Residents recall day of attack
by JOYANNA WEBER, Banner Staff Writer
Dec 07, 2012 | 1149 views | 0 0 comments | 6 6 recommendations | email to a friend | print
Pearl Harbor
In this U.S. Navy file photo, a small boat rescues a USS West Virginia crew member from the water after the Japanese bombing of Pearl Harbor, Hawaii, Dec. 7, 1941. Two men can be seen on the superstructure, upper center. The mast of the USS Tennessee is beyond the burning West Virginia. On Dec. 7, 1941, Japanese Imperial Navy navigator Takeshi Maeda guided his Kate bomber to Pearl Harbor and fired a torpedo that helped sink the West Virginia. President Barack Obama on Thursday issued a proclamation declaring Dec. 7 a day of remembrance in honor of the 2,400 Americans who died at Pearl Harbor. He urged federal agencies, organizations and others to fly their flags at half-staff.  AP file photo
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It was Dec. 7, 1941.

Harold Griffin and a group of his friends were playing a game of Monopoly, and listening to the radio. An announcer came on the air and brought them the news that Pearl Harbor had been attacked by Japan.

“It was quite a shock to hear they had done that. According to the news you’d watch, they were our friends and everything like this,” Griffin said. “It was just very much of a surprise.”

The surprise attack on Pearl Harbor launched the United States into World War II.

“And I said at that time, ‘I’ll be in the Navy as soon as I can,’” Griffin said.

Harold Griffin was 15, and living in New York at the time. He enlisted at the age of 17.

“I joined the Navy in ’43,” Griffin said.

He went on to serve for 21 years, through World War II and the Korean War.

“They started Vietnam and I said, ‘No, I’m going to get out,’” Griffin said.

Alice Griffin, Harold’s wife, said she cried when she first heard the news of Pearl Harbor as a little girl. She was playing outside with some friends, when her parents heard the news and told her about the attack. She was 8 years old.

“Our house was like a morgue,” Alice said. “It was so quiet all day long.”

She said she had never heard of Pearl Harbor before that day.

“Everybody (in my neighborhood) became closer,” she said.

Fear was also prevalent. Griffin said her older sister and parents helped her during this time.

“We were always afraid that they might attack us, that we might be bombed,” Griffin said.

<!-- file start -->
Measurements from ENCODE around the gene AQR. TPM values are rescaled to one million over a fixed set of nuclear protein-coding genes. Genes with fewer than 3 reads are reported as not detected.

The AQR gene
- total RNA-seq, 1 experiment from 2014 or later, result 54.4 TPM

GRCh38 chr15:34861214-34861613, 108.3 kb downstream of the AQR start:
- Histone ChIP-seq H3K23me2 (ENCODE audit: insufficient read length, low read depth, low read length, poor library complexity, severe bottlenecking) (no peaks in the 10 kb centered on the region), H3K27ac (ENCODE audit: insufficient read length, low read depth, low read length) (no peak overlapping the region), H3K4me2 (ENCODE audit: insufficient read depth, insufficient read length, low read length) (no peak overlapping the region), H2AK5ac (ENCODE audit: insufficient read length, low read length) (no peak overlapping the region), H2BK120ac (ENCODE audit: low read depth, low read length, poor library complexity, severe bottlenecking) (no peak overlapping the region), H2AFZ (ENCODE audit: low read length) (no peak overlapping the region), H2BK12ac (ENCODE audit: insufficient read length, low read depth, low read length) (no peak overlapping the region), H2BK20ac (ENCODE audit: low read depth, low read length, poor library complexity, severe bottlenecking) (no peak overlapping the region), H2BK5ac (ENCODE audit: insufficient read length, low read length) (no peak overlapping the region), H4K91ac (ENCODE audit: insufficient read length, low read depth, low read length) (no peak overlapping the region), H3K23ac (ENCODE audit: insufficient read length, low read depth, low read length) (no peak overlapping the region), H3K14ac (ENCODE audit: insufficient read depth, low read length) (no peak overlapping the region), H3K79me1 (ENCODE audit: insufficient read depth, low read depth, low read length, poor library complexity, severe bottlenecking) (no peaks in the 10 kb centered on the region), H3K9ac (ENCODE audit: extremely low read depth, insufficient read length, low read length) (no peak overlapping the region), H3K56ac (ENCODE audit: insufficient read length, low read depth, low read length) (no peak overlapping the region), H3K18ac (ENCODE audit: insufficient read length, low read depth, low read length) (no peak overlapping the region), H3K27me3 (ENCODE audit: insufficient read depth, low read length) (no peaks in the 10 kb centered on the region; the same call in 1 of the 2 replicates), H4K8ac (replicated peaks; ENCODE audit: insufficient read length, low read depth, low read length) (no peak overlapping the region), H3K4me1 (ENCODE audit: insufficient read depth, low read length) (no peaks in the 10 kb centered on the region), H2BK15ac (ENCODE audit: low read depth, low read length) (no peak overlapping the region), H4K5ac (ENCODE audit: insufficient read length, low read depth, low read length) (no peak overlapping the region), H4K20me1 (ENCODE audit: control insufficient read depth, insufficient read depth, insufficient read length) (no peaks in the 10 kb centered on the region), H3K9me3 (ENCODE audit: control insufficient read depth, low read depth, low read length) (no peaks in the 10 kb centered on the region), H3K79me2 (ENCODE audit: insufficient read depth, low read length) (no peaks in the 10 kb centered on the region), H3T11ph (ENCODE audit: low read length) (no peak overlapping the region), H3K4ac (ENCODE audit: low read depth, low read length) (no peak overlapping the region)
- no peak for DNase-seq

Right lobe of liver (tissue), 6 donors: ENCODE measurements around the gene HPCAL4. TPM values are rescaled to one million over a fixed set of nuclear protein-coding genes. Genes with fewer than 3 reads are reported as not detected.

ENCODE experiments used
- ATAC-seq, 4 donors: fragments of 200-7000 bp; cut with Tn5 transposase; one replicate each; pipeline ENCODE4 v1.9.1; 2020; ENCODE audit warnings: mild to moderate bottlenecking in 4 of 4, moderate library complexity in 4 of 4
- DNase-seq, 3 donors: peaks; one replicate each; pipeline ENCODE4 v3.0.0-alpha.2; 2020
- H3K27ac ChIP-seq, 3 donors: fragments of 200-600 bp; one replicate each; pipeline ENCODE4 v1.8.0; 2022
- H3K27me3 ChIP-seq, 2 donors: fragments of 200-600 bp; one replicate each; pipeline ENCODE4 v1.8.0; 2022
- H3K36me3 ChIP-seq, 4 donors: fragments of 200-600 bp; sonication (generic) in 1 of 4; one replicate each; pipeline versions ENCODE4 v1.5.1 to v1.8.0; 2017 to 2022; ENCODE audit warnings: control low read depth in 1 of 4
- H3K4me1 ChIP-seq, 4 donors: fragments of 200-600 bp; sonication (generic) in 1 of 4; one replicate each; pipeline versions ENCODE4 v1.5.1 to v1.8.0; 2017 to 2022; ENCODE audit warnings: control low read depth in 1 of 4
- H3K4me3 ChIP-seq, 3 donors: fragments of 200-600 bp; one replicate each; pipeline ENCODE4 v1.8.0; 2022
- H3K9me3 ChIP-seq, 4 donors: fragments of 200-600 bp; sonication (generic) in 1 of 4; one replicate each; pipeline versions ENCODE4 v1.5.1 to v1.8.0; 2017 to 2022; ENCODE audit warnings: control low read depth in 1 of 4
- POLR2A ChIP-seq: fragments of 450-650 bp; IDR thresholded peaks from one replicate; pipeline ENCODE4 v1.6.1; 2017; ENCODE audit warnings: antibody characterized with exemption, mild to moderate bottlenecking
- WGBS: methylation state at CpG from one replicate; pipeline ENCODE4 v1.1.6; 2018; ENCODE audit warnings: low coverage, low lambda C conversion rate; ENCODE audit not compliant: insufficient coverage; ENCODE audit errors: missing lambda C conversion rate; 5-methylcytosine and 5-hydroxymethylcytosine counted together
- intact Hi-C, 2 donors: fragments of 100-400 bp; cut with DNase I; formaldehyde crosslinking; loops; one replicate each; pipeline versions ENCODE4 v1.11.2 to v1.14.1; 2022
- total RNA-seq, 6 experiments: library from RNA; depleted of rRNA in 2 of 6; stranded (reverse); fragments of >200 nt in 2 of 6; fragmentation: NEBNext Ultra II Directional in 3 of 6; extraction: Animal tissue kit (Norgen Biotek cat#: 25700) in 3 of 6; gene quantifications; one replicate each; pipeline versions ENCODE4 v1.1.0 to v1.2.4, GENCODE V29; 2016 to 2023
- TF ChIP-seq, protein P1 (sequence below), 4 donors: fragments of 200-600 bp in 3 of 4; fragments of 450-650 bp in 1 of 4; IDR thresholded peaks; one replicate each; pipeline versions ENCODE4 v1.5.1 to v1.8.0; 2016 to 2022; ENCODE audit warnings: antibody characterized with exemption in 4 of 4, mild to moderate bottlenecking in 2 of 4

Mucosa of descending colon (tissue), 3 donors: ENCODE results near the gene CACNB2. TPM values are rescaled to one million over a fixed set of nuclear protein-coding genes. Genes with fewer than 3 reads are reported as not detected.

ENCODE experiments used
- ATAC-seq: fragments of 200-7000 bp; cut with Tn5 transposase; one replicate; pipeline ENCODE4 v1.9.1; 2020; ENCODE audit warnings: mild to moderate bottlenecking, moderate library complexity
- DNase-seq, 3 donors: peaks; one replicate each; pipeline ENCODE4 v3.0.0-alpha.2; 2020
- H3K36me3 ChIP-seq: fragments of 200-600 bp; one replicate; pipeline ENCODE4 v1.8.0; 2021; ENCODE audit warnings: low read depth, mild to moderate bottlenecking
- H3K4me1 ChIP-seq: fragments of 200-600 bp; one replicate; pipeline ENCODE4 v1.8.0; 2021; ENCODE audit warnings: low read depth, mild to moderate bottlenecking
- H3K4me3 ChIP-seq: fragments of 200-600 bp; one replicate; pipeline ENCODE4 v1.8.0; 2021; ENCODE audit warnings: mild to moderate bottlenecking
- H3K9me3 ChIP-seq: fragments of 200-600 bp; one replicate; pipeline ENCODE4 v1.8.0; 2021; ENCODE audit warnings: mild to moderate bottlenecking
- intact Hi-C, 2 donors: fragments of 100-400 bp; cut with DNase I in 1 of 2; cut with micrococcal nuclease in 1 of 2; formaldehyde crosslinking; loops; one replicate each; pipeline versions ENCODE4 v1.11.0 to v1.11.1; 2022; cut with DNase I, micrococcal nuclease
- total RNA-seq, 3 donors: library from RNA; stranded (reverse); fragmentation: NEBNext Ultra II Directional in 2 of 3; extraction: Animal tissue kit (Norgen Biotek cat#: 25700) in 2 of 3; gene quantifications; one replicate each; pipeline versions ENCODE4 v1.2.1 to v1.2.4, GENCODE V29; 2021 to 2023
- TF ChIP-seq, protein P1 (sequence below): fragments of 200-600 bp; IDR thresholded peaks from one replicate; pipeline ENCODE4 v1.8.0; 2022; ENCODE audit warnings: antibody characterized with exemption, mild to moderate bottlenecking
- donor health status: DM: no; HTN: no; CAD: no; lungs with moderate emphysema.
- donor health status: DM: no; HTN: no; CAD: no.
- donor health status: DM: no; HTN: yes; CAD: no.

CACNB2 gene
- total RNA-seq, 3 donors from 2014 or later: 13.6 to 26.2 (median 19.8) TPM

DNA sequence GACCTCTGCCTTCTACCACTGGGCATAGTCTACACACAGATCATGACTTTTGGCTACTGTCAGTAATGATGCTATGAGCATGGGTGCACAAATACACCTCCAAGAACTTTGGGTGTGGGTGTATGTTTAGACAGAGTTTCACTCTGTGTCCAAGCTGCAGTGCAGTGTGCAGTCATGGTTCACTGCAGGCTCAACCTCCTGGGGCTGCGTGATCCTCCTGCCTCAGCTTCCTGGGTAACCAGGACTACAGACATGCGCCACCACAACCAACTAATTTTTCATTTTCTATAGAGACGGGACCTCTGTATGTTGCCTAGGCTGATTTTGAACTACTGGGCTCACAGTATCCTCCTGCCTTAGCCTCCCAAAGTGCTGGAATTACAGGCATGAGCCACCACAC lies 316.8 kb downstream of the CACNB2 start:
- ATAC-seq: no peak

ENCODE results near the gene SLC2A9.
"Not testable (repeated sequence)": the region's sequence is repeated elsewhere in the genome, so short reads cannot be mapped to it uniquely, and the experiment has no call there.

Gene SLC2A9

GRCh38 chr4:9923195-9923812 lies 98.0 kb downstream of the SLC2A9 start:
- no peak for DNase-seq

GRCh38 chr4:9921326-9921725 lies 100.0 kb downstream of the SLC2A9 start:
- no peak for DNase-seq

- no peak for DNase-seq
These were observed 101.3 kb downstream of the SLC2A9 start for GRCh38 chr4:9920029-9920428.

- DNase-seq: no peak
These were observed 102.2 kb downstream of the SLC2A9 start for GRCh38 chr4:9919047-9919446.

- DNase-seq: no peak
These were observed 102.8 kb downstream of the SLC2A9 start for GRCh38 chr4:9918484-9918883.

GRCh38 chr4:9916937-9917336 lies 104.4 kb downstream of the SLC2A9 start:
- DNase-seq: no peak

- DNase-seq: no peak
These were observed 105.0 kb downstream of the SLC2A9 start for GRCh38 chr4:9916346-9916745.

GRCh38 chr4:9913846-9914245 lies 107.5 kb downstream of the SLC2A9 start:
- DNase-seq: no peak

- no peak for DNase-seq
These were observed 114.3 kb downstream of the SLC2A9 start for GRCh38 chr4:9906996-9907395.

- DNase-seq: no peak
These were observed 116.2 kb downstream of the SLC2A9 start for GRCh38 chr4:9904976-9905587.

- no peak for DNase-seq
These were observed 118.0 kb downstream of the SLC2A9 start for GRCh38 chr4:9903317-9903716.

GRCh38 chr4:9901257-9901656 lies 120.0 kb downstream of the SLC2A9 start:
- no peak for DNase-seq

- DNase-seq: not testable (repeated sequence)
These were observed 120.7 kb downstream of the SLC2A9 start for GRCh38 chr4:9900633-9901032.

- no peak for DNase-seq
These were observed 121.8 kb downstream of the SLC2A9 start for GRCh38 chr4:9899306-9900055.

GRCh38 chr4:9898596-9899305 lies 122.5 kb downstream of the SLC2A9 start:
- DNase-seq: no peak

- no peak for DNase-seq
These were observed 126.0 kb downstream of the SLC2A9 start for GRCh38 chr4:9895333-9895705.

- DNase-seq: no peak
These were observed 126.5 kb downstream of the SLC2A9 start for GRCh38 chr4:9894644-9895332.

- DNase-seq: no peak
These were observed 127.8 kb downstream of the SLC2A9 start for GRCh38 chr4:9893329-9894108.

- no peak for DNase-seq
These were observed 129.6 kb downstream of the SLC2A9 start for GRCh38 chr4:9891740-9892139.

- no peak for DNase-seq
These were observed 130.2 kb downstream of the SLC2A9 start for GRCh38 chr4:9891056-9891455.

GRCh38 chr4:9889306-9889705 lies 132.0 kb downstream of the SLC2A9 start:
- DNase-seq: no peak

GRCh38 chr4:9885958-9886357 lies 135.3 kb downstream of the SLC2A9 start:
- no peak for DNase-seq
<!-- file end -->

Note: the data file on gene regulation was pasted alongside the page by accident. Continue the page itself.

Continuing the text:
Griffin remembers food and gasoline being rationed.

“Only people like doctors and nurses could get gas,” Griffin said.

The Griffins now live in Bradley County.

For those living in Tennessee in 1941, reactions were about the same.

Elwana Yeary, 90, lived in Morristown, but was on vacation in Miami on Dec. 7, 1941.

“I was in, I think it was Macy’s store when they announced what had happened,” Yeary said. “They announced, it over the intercom. I got so excited and scared to death, too.”

After the announcement, Yeary didn’t finish shopping. Instead she and her husband left. However, the couple finished their vacation as they had planned.

“Everyone was amazed. I think it scared everybody,” Yeary said.

Although he doesn’t remember much about the actual event, the attack on Pearl Harbor had an impact on Bradley County native Marvin Bacon’s life. He was 7 at the time.

“All my uncles had to go to war, and my daddy,” Bacon said.

He had seven uncles.

Bacon said he remembers taking a train with mother and brother to visit his father when he was stationed in Louisiana.

The family was reunited when Bacon’s father was able to come home because his mother got yellow jaundice.

Many years later some of his close friends spoke of when they were present the day the Japanese planes darkened the sky.

One friend rarely talked about his experience, and had been a prisoner of war sometime after Pearl Harbor.

Bradley County resident Leon Crisp, 88, also heard the news of the attacks on the radio. He said the event was talked about for several days afterward.

“I became 18 a little later and they drafted me in the Army, then they turned me down, told me I was flat footed,” Crisp said. “I’m against war, but as long as we have dictators and people who want to take over other countries, then it becomes necessary to fight.”

His brother joined the Army.

“He told me he was (with) the first troops to cross the Rhine River,” Crisp said. “It wasn’t no easy thing.”